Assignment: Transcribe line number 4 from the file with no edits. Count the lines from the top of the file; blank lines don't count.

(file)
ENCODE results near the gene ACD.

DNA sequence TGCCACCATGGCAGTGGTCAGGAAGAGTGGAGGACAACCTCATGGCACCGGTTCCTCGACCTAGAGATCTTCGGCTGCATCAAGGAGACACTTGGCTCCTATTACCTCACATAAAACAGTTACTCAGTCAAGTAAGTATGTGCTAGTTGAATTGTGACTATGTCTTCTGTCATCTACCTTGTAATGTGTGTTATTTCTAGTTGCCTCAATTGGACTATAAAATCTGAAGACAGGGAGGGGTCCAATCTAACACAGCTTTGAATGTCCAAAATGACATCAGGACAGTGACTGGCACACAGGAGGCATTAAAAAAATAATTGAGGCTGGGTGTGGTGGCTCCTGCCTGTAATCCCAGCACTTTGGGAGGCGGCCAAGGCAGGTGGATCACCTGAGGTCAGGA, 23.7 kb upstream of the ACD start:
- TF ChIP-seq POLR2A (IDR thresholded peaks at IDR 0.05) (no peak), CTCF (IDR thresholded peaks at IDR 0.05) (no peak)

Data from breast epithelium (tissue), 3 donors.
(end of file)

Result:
Data from breast epithelium (tissue), 3 donors.